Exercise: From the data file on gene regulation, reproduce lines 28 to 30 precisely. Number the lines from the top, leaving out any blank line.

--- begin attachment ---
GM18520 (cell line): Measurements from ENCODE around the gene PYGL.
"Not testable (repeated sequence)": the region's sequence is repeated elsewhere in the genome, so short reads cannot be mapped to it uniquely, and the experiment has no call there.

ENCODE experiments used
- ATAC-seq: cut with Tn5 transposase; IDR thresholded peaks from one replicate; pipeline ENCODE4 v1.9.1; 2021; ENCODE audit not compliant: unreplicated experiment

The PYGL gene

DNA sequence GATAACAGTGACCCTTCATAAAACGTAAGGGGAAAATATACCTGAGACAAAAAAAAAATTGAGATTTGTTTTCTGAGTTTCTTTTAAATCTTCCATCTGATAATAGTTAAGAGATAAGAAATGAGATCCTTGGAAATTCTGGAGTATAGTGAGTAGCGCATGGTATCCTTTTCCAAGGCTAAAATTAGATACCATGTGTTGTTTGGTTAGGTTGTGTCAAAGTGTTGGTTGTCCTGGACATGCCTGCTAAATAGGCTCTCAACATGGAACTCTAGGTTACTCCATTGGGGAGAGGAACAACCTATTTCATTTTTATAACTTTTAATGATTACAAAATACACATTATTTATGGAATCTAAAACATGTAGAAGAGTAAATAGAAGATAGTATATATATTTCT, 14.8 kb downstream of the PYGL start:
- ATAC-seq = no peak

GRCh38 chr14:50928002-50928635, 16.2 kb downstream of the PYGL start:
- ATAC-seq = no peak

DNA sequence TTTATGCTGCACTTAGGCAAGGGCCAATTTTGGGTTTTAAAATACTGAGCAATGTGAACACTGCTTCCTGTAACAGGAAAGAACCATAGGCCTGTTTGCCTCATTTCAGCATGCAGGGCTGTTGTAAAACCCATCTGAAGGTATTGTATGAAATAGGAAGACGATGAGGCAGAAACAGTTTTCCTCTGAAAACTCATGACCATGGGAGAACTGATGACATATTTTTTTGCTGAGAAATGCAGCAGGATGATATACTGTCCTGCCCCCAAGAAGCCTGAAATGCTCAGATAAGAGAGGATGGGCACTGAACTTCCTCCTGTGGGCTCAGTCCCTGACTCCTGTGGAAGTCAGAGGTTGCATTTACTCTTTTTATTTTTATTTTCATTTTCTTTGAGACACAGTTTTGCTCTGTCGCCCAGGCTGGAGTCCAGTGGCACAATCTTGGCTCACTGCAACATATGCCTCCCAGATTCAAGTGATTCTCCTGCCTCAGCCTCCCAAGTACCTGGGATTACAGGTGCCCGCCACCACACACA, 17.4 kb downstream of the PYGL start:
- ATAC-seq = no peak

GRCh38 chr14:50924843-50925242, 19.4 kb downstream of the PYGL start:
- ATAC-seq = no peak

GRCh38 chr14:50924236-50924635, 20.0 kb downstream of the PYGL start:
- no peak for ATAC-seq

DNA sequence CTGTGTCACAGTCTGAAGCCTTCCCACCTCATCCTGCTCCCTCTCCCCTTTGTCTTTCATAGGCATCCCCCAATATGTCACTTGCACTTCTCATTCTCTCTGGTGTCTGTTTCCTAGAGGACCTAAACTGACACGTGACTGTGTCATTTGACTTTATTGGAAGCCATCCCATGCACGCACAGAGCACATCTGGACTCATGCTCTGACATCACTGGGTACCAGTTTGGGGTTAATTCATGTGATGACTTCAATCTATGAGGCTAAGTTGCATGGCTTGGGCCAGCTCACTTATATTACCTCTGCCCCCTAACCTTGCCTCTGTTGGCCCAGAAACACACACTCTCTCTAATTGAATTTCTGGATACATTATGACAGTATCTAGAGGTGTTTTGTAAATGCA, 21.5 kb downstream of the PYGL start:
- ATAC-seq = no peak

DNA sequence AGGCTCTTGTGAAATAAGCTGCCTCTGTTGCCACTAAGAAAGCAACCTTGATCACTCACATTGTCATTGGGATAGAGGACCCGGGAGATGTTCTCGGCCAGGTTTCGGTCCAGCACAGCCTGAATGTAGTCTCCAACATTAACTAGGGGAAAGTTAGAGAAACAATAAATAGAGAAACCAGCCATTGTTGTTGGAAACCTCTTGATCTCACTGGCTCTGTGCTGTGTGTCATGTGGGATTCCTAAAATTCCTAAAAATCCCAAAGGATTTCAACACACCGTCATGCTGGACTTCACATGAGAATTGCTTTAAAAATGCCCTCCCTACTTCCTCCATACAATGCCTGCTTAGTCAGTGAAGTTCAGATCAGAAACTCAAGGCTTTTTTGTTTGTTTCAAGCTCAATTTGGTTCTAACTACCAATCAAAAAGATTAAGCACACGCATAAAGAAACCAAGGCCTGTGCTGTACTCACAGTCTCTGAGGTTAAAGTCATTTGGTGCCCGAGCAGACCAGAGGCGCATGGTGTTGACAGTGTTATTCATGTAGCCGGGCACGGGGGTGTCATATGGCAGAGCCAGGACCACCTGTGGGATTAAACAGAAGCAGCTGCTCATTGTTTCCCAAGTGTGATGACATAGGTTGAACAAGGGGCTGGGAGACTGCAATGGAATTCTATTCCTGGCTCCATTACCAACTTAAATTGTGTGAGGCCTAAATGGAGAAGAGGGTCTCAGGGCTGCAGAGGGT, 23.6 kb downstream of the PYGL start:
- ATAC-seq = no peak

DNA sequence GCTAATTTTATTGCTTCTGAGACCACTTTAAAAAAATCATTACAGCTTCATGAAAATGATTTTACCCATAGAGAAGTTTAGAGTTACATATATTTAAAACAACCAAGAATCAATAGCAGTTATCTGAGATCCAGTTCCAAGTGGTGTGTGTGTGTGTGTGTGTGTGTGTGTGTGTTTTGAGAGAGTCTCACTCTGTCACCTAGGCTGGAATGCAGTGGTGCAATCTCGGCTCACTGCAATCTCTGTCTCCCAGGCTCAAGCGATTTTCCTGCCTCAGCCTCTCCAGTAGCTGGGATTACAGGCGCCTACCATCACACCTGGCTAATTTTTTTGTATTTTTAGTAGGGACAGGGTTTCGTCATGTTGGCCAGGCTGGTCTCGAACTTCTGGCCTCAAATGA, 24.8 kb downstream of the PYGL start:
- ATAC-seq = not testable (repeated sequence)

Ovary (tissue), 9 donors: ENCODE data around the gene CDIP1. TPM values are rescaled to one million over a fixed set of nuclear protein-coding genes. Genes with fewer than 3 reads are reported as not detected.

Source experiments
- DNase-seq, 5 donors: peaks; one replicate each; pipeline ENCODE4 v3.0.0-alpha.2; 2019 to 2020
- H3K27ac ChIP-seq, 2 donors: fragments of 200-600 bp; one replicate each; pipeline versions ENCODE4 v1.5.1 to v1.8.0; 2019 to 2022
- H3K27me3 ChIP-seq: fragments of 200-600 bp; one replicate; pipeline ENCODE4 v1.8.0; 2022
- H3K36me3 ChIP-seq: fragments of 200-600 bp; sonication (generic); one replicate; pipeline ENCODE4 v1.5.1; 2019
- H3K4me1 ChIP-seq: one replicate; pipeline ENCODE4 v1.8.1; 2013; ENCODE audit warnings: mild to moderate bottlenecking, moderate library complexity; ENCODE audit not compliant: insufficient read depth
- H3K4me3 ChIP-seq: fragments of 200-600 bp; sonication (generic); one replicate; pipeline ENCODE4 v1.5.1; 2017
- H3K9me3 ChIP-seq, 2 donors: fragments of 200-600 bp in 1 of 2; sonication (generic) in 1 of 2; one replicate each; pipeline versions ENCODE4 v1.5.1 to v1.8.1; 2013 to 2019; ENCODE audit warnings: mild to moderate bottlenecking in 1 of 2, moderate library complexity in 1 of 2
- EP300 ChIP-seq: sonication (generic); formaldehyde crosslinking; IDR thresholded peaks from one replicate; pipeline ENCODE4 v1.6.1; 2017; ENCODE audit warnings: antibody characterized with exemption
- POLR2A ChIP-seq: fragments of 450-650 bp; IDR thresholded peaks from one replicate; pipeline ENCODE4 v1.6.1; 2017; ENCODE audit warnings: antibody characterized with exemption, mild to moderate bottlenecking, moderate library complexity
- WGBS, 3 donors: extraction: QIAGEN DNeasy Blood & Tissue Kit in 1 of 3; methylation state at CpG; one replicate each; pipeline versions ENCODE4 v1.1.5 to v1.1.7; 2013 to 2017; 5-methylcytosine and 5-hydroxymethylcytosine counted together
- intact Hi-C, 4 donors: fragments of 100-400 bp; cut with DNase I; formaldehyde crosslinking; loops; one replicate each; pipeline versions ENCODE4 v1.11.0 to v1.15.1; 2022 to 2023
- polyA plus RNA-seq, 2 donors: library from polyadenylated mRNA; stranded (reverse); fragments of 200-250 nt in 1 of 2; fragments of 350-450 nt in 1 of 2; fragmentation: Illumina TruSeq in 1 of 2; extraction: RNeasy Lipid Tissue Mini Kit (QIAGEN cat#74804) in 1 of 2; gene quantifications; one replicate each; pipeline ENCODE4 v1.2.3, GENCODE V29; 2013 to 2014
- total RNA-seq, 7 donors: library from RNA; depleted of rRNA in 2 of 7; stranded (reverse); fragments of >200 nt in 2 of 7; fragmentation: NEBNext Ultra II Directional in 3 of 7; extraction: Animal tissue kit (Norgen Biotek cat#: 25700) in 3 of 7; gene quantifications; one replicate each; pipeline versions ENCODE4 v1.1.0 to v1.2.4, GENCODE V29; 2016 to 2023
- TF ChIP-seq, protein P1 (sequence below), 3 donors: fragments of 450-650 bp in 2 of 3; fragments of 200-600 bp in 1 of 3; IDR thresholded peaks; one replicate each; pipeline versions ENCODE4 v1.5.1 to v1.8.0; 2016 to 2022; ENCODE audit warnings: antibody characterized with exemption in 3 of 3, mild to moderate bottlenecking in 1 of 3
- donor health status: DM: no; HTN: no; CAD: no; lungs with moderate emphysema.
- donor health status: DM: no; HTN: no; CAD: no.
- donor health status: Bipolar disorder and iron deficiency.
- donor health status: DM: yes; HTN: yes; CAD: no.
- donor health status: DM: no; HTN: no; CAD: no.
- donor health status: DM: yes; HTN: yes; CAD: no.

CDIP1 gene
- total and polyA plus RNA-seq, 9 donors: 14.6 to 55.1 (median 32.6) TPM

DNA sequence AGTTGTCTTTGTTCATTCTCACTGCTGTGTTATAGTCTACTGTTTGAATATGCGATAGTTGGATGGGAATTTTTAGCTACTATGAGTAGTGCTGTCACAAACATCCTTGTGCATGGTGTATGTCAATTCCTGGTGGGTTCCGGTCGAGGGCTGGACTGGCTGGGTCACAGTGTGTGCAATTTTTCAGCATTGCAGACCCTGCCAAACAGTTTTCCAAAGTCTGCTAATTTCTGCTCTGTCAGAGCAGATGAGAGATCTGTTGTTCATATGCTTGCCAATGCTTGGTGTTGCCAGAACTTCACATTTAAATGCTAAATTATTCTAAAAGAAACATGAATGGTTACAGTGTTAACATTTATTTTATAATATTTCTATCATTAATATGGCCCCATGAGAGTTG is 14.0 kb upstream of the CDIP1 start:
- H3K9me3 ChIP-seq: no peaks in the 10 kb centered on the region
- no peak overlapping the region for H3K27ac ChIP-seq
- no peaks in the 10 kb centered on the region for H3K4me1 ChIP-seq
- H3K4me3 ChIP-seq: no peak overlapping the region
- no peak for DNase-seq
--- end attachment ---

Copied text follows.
- H3K4me1 ChIP-seq: one replicate; pipeline ENCODE4 v1.8.1; 2013; ENCODE audit warnings: mild to moderate bottlenecking, moderate library complexity; ENCODE audit not compliant: insufficient read depth
- H3K4me3 ChIP-seq: fragments of 200-600 bp; sonication (generic); one replicate; pipeline ENCODE4 v1.5.1; 2017
- H3K9me3 ChIP-seq, 2 donors: fragments of 200-600 bp in 1 of 2; sonication (generic) in 1 of 2; one replicate each; pipeline versions ENCODE4 v1.5.1 to v1.8.1; 2013 to 2019; ENCODE audit warnings: mild to moderate bottlenecking in 1 of 2, moderate library complexity in 1 of 2